I went to this with mom. Since Rachael wasn’t there to blog, I’ll blog for her (with Mom’s help for typing).
It was pretty cool, except that Mr. Reynolds talked fast and we didn’t get to see any real bats. But for a talk meant for grown ups, it was great.
Mr. Reynolds talked about bats that are found in Virginia: there are 18 recorded species found here, and 15 are found regularly. There are 3 species that are tree bats: the hoary bat, the silver bat, and the red bat. The rest are cave bats. Some tree bats have the spores for the WNS fungus, maybe because they went into caves and hung out with an already sick colony. But cave bats have it the worst with WNS. Mr. Reynolds said that his group studied maternity colonies of Little Brown bats in barns. In just over two years, one colony went down to zero or one bat from 5,000 or more… This is crazy! He had a table with data about lots of different colonies and the news was pretty sad. Four of the six colonies went to zero in just two years, and the other two barely survived! 🙁
One weird fact: Mr. Reynolds said that WNS has hit so hard that there are now so few bats to carry the fungus around that we may see a bounce back in the numbers of some species because there are fewer bats to spread it around. I hope that could be good news for bats. My dad says that WNS may be a victim of its own success. Haha and boo on WNS!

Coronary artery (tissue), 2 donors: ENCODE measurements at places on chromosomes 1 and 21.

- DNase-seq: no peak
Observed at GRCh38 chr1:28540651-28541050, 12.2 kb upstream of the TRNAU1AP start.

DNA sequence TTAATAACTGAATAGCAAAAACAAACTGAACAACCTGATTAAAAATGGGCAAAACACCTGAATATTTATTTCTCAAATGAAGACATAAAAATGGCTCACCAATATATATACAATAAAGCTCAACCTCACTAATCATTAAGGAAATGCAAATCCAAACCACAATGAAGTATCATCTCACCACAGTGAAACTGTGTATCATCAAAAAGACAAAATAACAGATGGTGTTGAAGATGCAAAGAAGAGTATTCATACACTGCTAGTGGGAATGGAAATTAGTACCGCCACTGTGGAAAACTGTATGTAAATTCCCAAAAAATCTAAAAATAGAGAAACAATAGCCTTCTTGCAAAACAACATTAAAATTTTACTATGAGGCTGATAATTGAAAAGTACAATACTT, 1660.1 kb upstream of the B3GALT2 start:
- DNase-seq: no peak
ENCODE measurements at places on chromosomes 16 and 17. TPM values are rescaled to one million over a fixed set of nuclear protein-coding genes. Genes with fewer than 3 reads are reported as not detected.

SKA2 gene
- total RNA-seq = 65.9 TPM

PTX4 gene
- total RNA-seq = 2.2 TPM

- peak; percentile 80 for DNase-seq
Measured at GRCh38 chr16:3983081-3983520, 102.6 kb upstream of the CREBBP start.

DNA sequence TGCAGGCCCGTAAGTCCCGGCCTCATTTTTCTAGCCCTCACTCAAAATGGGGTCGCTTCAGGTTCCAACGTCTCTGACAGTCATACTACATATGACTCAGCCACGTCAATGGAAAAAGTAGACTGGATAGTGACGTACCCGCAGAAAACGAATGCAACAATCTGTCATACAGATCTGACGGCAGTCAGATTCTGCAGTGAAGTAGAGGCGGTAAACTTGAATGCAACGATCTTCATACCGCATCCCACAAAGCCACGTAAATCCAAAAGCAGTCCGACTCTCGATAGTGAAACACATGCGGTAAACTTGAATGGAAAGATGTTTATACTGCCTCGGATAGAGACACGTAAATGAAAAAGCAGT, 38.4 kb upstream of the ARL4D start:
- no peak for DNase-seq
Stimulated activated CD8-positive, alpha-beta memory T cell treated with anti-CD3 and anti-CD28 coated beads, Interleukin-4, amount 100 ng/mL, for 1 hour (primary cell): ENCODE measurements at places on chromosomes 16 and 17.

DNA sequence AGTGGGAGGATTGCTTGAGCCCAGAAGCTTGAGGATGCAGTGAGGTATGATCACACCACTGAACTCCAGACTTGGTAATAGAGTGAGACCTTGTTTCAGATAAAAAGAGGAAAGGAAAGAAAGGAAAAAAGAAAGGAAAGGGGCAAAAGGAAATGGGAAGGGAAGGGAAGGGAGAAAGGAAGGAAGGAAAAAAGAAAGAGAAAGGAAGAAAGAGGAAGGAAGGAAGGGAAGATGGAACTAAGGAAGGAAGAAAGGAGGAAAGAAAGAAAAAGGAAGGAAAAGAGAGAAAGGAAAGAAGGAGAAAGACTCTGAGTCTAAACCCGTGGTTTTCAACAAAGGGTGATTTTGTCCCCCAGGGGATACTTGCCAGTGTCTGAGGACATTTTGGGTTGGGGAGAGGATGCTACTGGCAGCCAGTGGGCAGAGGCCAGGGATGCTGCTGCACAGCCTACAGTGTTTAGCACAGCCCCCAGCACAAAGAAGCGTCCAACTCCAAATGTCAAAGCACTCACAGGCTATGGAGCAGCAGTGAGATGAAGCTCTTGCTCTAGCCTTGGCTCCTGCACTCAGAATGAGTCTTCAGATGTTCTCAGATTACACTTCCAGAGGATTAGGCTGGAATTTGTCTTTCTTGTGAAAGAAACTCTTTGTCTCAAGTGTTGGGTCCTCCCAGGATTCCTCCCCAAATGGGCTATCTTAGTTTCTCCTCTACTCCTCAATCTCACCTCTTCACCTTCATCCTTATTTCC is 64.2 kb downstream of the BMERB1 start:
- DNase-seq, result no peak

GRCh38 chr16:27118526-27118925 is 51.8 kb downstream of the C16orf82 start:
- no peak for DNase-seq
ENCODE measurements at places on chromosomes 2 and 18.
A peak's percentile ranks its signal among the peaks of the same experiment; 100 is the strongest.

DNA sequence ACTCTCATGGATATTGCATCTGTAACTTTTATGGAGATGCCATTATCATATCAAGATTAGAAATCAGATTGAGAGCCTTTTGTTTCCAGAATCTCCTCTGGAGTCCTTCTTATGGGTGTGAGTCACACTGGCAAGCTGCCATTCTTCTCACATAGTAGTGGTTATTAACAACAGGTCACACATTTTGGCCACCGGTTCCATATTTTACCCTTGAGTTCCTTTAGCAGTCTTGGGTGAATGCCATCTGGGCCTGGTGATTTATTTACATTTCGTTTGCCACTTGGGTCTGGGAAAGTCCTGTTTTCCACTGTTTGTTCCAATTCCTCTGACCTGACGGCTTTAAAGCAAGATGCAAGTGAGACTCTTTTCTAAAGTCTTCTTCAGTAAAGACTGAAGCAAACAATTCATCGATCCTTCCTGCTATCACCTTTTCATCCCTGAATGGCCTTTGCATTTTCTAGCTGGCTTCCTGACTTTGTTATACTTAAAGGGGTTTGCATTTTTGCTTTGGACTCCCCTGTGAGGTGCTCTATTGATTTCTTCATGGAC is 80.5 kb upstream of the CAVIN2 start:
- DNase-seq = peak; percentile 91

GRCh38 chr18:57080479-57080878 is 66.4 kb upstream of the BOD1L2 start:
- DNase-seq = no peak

Mr. Reynolds also talked about windmills for wind energy. Energy-wise, wind turbines are good for the environment, but less good for the animals, especially bats. Wind turbines create heat, so that might draw insects and then bats (mostly tree bats) fly up to eat and get hit by the wind turbines’ blades. The good news is that there is research that tells us good information about how to help bats that roost near turbines.
Thanks for reading! TMC
Display Name *
Email Address *
(will not be shared)
Save my name, email, and website in this browser for the next time I comment.
This site uses Akismet to reduce spam. Learn how your comment data is processed.